Do you know the best thing about venting? Every time someone vents, people offer great advice. The help doesn’t have to be asked for, and might not even be needed, but a support network is so loyal people help anyway.

Those are the five reasons why support networks lead to success. What next? Time to build your network!

3 ways to build a support network:

1. Join a support network

The common way to build a support network is to join established communities, which includes anything from major corporations like LinkedIn or Facebook to smaller groups in your local community. Don’t focus on the community’s main aims. Just because the overall group is heading towards success in one area doesn’t mean they don’t have smaller goals too, for example, an animal forum might have a sub-forum for finance support. Always ask around on your favourite websites to find others like you.

It’s exciting when you join different support networks because you’ve found others like you. However, don’t go overboard and join too many groups. Be a valuable member in a few groups instead of a distant stranger in many.

2. Expand a support network

The easiest way to build a support group is by expanding the network you already have. Ask family, friends, your partner, co-workers, neighbours, etc whether they would like to join forces. If not, I bet they know someone who does. This way of building a support group is ideal for less confident people because they don’t have to confront or share with strangers.

3. Start a support network

The most daring way to build a buddy system is by starting your own network. Major communities like Sparkpeople were started by someone who used their success to help others. There’s no reason why you can’t do the same. Start small and expand as the community grows.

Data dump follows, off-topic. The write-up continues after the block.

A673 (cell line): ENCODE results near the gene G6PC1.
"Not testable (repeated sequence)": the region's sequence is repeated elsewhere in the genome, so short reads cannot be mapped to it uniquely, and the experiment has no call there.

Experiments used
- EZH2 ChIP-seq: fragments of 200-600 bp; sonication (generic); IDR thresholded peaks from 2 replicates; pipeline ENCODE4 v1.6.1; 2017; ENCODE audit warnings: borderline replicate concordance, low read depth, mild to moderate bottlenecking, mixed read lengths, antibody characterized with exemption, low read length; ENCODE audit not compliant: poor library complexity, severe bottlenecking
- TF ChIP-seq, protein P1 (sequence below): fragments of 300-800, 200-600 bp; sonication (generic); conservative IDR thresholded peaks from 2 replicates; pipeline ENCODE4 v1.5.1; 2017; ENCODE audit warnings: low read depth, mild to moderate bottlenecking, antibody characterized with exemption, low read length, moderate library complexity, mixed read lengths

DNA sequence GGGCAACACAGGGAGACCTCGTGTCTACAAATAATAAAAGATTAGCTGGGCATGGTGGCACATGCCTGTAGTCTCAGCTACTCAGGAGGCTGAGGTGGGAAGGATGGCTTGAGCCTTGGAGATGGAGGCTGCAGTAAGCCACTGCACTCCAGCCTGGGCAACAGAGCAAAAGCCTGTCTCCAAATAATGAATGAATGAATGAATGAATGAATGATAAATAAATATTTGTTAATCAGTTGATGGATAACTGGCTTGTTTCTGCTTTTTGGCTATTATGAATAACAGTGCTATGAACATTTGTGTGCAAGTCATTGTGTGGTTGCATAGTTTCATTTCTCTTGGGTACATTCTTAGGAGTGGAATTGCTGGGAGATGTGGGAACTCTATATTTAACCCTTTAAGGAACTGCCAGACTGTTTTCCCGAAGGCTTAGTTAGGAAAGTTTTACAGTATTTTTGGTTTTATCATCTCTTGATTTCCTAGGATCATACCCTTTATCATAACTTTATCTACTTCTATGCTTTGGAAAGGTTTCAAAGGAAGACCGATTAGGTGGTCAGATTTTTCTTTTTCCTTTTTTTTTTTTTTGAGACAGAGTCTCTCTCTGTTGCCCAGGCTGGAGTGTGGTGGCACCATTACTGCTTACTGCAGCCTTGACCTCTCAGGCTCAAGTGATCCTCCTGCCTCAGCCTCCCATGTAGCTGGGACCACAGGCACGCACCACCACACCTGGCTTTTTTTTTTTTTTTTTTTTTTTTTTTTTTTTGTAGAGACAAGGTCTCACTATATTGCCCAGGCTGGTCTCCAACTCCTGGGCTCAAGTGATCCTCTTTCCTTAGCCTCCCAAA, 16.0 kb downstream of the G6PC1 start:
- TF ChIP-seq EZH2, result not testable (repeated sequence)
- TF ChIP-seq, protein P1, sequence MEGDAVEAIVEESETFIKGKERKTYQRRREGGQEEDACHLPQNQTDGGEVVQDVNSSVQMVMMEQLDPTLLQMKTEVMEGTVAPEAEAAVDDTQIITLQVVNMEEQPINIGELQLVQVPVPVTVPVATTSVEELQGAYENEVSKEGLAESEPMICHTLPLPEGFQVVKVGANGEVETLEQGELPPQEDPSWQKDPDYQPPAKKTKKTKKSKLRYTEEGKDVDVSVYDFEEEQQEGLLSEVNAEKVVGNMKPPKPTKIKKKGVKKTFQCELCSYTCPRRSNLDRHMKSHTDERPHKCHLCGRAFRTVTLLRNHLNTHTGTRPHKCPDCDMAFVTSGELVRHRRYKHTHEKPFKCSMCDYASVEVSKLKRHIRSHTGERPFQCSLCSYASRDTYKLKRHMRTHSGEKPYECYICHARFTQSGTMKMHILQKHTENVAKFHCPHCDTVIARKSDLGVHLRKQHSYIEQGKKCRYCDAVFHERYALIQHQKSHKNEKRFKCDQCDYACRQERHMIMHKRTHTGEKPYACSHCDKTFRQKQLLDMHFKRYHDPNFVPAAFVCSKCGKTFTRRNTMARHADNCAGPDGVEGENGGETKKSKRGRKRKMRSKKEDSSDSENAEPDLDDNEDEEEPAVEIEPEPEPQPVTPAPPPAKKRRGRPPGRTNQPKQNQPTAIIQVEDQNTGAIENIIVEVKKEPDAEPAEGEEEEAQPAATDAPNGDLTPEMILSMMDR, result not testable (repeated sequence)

Keep in mind that starting a support network won’t be easy. As a normal member you can come and go as you please, but being a team leader means people are counting on you to guide everyone. Set personal goals for the team, hold friendly contests, visit your community on a regular basis (once a week in person or daily if on-line), and don’t be afraid to delegate jobs to others like a thriving community should.

There’s no time like the present. Look back over the ways to build a support network and read through them carefully. Only you know which option is right for you. If necessary, expand and/or combine my suggestions, for example, start your own community but link with established support networks. The flow of expertise, members, and exposure would be invaluable for both parties.

Summary

1. Team and solo work should co-exist.

2. Support networks provide expertise, accountability, inspiration, honesty, and a private place to vent.

3. Join, expand, and/or start a support group.

4. Active group members always succeed.

5. The best community leaders are active, visible, and dedicated.

When you are ready, move on to next week.